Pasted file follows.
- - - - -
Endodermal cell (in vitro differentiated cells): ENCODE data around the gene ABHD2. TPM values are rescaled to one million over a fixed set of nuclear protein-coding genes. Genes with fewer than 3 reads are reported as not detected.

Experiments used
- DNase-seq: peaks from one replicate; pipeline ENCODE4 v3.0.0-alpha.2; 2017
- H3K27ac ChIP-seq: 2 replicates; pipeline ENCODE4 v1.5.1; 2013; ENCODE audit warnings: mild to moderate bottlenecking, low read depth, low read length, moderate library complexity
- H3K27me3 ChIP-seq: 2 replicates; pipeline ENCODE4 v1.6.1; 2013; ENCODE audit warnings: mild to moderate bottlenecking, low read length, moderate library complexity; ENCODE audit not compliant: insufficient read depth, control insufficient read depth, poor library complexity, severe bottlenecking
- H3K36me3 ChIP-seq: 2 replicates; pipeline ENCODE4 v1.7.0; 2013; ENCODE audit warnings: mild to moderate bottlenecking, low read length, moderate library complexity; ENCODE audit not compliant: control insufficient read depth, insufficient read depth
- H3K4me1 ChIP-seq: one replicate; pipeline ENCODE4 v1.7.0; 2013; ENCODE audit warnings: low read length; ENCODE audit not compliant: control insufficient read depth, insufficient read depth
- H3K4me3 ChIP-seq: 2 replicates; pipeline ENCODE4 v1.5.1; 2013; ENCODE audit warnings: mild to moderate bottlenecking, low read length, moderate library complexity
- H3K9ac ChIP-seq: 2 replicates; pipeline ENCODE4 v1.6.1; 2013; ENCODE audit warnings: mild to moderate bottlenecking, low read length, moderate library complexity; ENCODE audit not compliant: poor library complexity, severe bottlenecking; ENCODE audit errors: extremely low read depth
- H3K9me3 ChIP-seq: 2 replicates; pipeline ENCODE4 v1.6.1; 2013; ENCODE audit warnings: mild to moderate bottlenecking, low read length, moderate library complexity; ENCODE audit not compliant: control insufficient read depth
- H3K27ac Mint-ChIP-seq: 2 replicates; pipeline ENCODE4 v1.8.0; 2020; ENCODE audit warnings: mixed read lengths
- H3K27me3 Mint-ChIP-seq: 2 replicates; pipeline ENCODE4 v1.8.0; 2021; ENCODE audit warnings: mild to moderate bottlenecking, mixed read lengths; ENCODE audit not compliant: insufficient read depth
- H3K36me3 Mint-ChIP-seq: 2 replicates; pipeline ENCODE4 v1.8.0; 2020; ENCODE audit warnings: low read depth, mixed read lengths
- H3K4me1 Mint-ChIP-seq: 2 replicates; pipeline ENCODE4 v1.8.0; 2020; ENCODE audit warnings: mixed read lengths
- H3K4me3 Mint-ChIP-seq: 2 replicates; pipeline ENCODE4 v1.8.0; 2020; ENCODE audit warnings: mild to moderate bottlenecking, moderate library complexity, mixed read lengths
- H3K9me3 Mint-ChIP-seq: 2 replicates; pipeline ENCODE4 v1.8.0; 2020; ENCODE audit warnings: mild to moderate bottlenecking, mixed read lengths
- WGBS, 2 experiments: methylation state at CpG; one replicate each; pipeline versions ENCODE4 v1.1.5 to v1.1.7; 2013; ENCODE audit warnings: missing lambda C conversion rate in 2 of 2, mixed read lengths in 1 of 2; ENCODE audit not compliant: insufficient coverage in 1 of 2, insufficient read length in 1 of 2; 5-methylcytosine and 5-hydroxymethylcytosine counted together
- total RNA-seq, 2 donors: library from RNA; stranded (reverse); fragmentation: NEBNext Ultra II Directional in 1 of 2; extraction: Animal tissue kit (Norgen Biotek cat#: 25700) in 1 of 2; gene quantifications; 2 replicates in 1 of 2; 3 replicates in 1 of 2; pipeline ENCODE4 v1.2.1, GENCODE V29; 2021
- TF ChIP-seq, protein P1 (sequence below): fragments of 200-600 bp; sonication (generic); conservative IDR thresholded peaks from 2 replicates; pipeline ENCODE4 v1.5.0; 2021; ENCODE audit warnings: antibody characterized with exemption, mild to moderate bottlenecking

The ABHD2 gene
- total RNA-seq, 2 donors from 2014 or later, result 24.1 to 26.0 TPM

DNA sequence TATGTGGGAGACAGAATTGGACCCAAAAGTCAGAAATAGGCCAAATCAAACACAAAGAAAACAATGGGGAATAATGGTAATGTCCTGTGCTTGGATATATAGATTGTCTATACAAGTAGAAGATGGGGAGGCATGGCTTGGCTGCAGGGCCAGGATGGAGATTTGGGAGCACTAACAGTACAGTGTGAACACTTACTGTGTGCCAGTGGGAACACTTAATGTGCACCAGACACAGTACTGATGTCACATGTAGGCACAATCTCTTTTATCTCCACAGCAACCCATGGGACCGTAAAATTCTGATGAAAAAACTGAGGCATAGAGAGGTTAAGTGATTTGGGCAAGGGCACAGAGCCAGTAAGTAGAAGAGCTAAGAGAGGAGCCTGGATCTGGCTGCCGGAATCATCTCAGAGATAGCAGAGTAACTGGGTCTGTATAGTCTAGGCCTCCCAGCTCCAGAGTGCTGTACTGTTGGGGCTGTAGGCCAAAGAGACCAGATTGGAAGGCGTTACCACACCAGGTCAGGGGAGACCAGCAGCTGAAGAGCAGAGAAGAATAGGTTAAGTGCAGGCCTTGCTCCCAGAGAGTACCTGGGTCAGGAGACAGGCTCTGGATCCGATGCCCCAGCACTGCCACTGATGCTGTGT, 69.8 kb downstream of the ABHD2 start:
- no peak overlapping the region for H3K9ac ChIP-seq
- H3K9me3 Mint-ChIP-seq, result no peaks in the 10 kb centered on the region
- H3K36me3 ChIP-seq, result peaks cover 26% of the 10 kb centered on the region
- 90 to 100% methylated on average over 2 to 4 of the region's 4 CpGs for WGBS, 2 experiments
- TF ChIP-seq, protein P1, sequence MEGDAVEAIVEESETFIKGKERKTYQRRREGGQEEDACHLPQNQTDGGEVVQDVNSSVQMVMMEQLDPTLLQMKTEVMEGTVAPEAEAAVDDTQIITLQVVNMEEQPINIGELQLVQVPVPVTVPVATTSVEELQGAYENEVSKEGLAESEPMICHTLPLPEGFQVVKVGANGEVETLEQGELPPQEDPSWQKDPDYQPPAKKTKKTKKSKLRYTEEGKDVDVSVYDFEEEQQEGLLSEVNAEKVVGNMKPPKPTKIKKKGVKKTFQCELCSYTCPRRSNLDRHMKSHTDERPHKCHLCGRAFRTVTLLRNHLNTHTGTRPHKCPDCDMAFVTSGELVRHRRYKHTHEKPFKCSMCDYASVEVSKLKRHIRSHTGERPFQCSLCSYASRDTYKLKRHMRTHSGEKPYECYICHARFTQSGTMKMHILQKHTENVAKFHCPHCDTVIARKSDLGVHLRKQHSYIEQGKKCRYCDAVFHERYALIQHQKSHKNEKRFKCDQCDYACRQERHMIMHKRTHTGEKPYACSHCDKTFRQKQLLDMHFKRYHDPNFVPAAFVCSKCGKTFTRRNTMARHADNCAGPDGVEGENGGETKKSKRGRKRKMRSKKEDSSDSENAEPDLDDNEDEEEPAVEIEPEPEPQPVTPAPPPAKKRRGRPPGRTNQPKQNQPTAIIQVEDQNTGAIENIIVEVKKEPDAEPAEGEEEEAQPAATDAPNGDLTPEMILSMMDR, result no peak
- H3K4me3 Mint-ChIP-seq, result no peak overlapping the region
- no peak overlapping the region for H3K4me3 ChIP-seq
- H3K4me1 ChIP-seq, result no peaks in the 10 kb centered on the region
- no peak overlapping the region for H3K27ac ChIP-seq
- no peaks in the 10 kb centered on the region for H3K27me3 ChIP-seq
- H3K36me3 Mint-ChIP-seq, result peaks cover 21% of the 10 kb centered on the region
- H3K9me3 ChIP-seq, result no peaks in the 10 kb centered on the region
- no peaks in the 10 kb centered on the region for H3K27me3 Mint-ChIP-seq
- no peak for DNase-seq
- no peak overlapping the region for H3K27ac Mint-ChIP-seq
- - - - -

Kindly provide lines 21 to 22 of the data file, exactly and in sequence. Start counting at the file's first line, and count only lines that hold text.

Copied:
- total RNA-seq, 2 donors from 2014 or later, result 24.1 to 26.0 TPM

DNA sequence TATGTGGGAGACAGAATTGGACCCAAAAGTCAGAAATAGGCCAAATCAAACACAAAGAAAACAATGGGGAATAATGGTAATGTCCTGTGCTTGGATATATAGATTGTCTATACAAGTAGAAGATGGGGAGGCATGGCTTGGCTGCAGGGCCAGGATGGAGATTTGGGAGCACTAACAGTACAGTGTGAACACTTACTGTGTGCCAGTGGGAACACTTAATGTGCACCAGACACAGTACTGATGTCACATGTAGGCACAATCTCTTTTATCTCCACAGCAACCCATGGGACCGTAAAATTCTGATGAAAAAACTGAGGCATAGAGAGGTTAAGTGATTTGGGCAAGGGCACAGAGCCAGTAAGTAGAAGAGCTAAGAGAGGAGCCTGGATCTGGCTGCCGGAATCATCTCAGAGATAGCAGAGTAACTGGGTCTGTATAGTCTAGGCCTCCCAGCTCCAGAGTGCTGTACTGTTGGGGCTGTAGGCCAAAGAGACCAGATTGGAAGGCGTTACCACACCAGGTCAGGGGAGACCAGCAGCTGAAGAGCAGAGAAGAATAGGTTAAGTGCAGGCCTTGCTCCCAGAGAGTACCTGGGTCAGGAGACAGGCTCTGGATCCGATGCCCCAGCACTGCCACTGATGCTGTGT, 69.8 kb downstream of the ABHD2 start: